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3. Charity hath the preheminence of Faith and Hope in respect of its imme: diate operations and effects. Faith only takes hold of and receives, and Hope reacheth out after things hoped for ; but Charity gives out and imparts,which is of greater perfection than to receive for our Saviour faith, 'tis a more blersed thing to give than to receive, A&ts 20.35.
4. Charity hath the preheminence in respect of the extent of its usefulness. Faith and Hope do immediately and chiefly profit our selves; the benefits of them both principally redound to a Mans own Soul; but Charity is of a more diffusive and communicative Nature, as being helpful and serviceable to many, as hath at large appear'd by what hath been formerly spoken concerning the Properties of that Grace.
Vse 1. Are Faith, Hope and Charity fiich excellent and singularly useful Graces ? Then are they in a very bad condition who have none of these Graces, as 'tis certain that no wicked Man is endued with them, or any one of them. Neither Faith, nor Hope, nor Charity are to be found in that Mans
Heart, the general and ordinary course of whose Life is Vicious and Ungodly. These Graces wheresoever they are, will have their influence upon Mens Lives, to regulate, order, and frame them in some measure according to the word of God. Faith and Hope purify the Heart and Life, and Charity disposeth a Man to the Conscientious performance of all Duties which he oweth unto God and Man. And as Charity relates to Man, under which consideration the Apostle in this Chapter describes it, it disposeth a Man to do to others as he would be done to himself. A Man whose Heart is throughly seasoned with this Grace will injure no Man, but be always ready to do all good offices to all Men,even to Enemies, as hath formerly been shewed. Wicked Men therefore, whose Hearts and Lives are impure, and who care not whom they injure so they may gratify and advantage themselves, being utterly void of these Graces, can have no sound comfort in Life or Death, as for Life though a Man should enjoy all the Prosperity that a Man is capable of in this World, yet without Faith the Wrath of God abideth on him; John 3. 36. and having no lively hopes of better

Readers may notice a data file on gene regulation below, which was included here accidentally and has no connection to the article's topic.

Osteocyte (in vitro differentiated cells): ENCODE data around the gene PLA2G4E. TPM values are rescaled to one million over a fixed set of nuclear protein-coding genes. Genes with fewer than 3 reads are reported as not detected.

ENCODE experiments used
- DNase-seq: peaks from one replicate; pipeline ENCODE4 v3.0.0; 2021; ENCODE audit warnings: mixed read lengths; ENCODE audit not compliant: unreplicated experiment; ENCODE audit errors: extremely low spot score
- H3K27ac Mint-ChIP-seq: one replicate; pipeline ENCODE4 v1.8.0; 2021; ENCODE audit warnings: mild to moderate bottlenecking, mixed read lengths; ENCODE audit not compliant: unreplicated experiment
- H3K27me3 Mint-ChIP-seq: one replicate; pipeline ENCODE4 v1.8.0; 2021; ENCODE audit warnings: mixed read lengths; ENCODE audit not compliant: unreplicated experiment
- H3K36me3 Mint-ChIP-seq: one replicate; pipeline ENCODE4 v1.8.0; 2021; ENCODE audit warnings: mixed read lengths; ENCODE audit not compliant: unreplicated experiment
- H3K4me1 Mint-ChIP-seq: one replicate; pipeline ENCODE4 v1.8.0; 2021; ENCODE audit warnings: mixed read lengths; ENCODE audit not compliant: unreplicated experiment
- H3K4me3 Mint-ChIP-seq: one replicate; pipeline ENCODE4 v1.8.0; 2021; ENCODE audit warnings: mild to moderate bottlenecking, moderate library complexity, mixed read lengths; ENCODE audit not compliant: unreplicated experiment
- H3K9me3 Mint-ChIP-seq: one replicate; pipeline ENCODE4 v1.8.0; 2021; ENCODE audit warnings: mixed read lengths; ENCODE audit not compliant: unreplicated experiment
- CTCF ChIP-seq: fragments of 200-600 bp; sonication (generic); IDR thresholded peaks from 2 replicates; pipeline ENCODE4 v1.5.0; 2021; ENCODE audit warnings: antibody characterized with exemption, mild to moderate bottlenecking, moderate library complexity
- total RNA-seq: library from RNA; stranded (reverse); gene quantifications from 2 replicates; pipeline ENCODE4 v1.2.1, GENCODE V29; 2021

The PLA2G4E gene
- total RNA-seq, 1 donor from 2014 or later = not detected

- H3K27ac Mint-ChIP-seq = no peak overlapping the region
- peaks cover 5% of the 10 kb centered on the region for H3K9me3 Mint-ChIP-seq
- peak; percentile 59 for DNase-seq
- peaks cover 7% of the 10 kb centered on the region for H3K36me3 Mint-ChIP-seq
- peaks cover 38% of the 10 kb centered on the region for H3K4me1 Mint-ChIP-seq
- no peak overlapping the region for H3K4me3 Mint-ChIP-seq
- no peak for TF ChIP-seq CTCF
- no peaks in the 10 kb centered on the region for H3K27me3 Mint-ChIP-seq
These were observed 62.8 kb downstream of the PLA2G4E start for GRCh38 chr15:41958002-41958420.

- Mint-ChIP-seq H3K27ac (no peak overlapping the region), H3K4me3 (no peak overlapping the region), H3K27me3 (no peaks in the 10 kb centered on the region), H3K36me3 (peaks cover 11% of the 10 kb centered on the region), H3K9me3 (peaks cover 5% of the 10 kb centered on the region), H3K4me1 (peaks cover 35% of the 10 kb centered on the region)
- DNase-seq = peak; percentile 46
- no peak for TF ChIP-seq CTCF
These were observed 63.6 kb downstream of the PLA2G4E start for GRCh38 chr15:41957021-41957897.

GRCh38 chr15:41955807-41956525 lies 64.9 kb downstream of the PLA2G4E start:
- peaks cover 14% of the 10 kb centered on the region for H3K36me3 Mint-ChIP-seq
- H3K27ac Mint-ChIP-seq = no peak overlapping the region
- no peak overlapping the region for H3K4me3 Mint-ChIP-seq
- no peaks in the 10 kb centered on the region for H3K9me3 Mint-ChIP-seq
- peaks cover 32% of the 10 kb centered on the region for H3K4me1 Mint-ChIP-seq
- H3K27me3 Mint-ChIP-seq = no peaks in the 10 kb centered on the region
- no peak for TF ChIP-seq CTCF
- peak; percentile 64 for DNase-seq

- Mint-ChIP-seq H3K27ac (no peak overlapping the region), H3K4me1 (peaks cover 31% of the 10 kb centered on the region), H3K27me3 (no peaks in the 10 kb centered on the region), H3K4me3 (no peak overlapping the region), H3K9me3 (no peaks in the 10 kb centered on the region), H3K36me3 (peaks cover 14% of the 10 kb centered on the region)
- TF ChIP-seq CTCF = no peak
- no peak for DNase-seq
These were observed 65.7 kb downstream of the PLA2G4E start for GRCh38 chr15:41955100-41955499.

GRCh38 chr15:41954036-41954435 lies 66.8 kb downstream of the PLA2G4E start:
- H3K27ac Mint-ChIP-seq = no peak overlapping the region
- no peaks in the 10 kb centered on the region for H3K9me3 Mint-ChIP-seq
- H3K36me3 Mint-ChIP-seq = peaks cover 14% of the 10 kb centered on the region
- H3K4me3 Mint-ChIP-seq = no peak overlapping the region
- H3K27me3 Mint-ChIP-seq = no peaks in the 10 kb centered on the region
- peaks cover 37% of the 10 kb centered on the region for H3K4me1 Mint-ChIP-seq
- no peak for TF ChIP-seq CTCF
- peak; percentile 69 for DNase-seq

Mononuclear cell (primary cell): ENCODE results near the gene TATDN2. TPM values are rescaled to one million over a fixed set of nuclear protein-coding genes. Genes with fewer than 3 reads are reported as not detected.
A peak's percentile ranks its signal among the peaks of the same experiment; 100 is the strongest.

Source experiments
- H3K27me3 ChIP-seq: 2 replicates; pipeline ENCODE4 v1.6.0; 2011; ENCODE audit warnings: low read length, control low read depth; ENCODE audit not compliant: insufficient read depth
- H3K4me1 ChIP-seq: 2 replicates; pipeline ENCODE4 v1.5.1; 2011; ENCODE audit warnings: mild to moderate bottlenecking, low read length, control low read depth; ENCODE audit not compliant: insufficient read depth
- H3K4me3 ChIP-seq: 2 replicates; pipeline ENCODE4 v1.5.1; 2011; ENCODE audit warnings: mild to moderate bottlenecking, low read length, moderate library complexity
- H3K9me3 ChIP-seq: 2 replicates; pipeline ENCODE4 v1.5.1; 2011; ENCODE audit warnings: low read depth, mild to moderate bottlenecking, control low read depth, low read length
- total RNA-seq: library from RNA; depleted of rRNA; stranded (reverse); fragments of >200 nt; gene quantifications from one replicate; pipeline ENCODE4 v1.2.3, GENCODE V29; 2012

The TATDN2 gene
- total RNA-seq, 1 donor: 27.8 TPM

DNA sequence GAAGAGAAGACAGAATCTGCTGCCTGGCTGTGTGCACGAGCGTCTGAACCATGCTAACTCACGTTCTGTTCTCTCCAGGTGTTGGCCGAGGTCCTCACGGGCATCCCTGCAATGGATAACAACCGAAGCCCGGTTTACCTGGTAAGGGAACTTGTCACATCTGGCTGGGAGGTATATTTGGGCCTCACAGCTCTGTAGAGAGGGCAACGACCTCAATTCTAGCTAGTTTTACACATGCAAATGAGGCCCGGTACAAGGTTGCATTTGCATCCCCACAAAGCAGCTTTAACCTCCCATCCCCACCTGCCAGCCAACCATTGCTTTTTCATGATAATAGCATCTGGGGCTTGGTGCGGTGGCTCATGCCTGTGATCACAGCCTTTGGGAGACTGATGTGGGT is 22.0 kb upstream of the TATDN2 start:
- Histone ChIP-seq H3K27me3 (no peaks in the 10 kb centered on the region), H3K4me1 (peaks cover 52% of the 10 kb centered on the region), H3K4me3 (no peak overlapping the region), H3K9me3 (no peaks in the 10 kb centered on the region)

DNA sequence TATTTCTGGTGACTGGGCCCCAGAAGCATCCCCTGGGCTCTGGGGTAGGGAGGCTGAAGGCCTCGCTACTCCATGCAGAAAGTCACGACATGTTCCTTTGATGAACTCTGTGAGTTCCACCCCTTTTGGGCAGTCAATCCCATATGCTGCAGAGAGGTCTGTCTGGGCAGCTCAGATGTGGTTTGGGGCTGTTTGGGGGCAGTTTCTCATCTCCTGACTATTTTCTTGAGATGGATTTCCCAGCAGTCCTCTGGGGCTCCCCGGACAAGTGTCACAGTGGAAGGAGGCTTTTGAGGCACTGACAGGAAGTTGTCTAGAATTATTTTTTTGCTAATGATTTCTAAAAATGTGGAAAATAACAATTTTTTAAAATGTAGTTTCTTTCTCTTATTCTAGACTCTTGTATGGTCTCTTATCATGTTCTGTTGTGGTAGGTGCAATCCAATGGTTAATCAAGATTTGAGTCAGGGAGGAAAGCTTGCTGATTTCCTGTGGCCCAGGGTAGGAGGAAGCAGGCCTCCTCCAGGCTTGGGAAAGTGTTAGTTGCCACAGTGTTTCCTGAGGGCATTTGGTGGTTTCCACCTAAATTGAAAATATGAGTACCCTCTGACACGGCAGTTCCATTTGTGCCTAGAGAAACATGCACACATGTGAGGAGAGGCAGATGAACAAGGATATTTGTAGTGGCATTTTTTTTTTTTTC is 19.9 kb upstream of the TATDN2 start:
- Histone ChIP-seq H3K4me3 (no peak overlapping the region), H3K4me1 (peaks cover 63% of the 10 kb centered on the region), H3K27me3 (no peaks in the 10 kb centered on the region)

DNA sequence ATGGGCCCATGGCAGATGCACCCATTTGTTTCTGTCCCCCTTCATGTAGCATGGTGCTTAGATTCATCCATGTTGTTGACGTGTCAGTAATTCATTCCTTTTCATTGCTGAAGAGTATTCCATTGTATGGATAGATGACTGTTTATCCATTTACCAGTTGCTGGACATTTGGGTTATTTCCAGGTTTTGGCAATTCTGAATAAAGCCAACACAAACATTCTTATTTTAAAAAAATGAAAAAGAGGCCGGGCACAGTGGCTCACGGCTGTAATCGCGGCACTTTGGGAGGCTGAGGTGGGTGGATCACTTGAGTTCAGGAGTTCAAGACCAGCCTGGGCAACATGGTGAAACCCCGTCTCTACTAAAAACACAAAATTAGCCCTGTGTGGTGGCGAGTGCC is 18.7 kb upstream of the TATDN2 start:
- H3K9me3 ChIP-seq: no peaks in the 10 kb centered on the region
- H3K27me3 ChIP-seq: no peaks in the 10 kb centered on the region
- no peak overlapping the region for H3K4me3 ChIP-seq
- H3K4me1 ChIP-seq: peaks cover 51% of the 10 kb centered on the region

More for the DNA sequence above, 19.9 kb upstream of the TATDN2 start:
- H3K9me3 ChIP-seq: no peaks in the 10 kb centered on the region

things when this Life is ended, he receives his Portion in this world, and what a damp is this to all his present Jollities, when he shall consider that when this Life is gone all his Happiness is gone.
And Lastly, being destitute of Charity, as he Thews no Mercy so he can expect none, and as he finds his Impla cable and Revengeful Heart will not be brought to forgive his Brother, so neither must he ever expect forgiveness at the Hands of God. And then when he comes to Dye, being destitute of these Graces, how Rueful will his Condition be! either he must go out of the World full of Horrour and Despair ; or which is little better, if not in some respect worse, he must go hence in a fearfully hardened and senseless Condition, dropping down into Hell, and falling into unquenchable flames before he hath
any apprehensions of his danger.
Vse 2. Let us all therefore endeavour to be furnished with these excellent Graces : and having attained them, let us cherrish and improve them, carefully applying our felves to the use of all those means that may promote the growth of them
And seeing Charity is the chief and greatest of them all, let our greatest care be for the improving of that Grace, and the rather, because, beside all the Service it will do us, and all the stead it will stand us in here, it will accompany us into the other World when Faith and Hope shall take their leave of
Note, This sermon was
Preached ; upon oc
John 12. 3, 4, 5, 6, 7, 8. Then took Mary a pound of Oyntment, tribution
of Spicknard, very costly, and anoint- of Charied the Feet of Jesus, and wiped his table Moa Feet with her Hair ; and the House %y Benewas filled with the Odour of the Oynt- factors to ment. Then saith one of his Disciples, Judas Iscariot, Simon's Son, which should betray him, why was not this Oyntment Sold for Three Hundred Pence, and given to the Poor ? This he said, not that he cared for the Poor, but because he was a Thief, and had the Bag, and bare what was put therein. Then said Jesus, let her alone, against the Day of my Burying hath she kept this. For the Poor always ye have with you, but me ye
have not always.
HIS Portion of Scripture may per
haps be judged not so proper and suitable for this Day, as many o